Looking for the silver (or copper) lining in the e-waste cloud
As mentioned earlier, the U.S. has an insatiable appetite for sleek new, faster, more powerful electronic devices, with a tendency to upgrade often. This results in a generation of increasing e-waste, the environmental degradation associated with informal e-waste recycling, and the lack of a cohesive national policy on e-waste. It is clear that a multi-faceted strategy is needed to sustain the supply of resources needed to produce our electronics and to develop the best technologies to responsibly manage them when they become e-waste. I want to acknowledge that the volume of material published online on the subject of e-waste has increased significantly in the past few years, and some of the news has been encouraging, so I want to draw attention to a handful of positive developments.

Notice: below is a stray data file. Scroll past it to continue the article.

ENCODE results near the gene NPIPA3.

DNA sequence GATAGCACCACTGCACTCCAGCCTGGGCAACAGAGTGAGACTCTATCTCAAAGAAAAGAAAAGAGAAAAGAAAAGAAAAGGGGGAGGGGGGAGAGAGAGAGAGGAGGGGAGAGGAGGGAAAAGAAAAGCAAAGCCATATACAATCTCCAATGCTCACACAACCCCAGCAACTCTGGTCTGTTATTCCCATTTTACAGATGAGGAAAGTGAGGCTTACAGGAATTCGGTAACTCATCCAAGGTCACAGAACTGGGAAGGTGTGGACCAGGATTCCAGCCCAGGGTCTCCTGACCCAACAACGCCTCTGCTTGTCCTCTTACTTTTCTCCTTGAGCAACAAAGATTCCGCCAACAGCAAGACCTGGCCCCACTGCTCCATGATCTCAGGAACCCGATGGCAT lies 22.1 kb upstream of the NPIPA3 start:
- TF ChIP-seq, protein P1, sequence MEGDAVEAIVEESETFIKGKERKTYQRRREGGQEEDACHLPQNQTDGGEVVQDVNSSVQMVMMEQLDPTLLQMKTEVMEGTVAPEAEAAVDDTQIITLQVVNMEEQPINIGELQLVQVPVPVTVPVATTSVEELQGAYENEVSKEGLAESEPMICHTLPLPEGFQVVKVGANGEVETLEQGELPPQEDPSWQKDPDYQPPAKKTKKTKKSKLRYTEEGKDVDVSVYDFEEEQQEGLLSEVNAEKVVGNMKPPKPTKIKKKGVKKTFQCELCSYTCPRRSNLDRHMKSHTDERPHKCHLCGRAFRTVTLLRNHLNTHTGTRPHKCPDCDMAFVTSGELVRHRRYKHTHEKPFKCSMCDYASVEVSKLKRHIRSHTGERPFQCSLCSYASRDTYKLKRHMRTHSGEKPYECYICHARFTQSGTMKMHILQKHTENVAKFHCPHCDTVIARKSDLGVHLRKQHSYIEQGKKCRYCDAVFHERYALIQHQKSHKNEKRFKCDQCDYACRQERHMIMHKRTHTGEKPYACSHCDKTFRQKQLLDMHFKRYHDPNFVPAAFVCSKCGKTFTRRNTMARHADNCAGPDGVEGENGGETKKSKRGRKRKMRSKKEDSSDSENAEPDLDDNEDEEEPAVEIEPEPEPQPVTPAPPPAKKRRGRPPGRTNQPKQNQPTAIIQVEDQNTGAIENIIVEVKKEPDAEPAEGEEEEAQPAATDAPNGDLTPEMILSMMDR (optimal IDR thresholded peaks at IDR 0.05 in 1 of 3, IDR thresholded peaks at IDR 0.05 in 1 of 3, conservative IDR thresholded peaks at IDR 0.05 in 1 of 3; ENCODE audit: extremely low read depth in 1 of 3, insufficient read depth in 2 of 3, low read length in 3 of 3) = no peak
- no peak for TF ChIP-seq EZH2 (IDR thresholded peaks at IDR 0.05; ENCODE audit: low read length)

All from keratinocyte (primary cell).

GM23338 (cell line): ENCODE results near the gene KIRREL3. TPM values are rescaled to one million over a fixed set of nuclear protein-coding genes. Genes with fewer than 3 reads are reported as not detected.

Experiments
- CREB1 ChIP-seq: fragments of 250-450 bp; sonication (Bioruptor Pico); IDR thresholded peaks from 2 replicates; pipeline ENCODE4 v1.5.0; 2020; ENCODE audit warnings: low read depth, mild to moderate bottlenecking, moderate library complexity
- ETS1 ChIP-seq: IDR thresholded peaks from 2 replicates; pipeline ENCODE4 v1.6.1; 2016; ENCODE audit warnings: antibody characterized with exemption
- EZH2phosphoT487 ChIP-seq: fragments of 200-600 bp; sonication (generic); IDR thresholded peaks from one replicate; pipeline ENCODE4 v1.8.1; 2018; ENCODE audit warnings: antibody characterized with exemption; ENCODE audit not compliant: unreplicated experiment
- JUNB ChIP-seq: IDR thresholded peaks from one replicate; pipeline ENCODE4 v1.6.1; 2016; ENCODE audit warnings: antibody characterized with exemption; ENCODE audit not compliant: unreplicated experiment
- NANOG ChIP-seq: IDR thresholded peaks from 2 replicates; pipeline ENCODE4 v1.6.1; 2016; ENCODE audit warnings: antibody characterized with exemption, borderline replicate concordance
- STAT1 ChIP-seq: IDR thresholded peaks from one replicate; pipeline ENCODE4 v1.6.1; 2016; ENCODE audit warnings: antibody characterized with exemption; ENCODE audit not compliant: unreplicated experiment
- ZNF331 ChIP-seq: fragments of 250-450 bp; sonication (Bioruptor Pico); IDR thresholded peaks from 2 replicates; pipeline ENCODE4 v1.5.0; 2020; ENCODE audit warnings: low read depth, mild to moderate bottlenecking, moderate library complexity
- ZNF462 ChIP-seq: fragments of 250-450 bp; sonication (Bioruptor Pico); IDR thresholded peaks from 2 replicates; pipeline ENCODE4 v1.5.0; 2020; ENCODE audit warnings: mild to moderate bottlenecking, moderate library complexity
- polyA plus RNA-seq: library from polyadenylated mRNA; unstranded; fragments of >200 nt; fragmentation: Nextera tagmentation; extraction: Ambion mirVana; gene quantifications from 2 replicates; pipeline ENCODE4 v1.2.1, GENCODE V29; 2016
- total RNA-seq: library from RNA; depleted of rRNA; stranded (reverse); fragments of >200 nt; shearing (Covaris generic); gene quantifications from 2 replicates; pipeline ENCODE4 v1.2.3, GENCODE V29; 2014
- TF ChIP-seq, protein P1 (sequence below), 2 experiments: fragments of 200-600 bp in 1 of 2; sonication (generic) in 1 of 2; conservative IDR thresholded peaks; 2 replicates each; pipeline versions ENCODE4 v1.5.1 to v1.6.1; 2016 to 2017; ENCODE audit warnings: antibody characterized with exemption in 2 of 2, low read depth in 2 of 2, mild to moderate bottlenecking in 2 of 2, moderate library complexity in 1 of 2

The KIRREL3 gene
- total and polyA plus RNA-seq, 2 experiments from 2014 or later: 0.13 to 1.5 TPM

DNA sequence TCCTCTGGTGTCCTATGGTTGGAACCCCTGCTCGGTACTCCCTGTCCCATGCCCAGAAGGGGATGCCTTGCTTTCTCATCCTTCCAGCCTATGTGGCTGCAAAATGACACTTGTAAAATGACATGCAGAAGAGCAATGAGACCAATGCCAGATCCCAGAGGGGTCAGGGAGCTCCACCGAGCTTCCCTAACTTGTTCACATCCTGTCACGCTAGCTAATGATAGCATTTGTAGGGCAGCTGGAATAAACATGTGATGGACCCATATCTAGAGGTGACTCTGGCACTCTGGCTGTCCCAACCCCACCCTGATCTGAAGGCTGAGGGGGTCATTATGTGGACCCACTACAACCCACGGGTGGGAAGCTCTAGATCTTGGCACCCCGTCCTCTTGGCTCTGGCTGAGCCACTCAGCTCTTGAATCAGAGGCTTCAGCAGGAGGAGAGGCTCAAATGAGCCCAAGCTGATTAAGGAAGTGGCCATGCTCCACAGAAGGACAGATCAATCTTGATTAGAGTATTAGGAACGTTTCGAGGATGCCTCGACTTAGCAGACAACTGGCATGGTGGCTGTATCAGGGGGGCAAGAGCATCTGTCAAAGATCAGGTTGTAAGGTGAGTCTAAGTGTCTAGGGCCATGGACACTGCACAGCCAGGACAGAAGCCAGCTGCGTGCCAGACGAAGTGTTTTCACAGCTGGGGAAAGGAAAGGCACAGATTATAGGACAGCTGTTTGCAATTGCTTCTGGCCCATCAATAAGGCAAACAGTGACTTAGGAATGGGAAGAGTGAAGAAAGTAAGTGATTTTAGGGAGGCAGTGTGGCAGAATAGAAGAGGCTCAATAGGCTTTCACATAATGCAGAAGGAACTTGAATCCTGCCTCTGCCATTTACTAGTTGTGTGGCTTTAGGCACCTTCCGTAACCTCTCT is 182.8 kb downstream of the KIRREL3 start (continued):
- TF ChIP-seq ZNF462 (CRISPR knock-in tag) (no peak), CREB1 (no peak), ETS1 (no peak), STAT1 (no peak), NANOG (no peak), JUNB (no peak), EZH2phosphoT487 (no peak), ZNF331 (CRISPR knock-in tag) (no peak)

First, awareness of the issue of e-waste has increased in the U.S., as evidenced by several studies and reports published on the topic. On the consumer front, participation in retail store take-back programs, as well as manufacturer- and municipality-sponsored e-waste collection events, has also increased. Best Buy, the largest U.S. electronics retailer, got in the game in 2009 by offering to collect used electronics and appliances, mostly free of charge in all of its 1,006 stores. Unfortunately the mobile phone buy-back program has been significantly reduced since its inception and now requires a contract and fee. The Best Buy recycling program accepts products from individual consumers and households, not from businesses and organizations.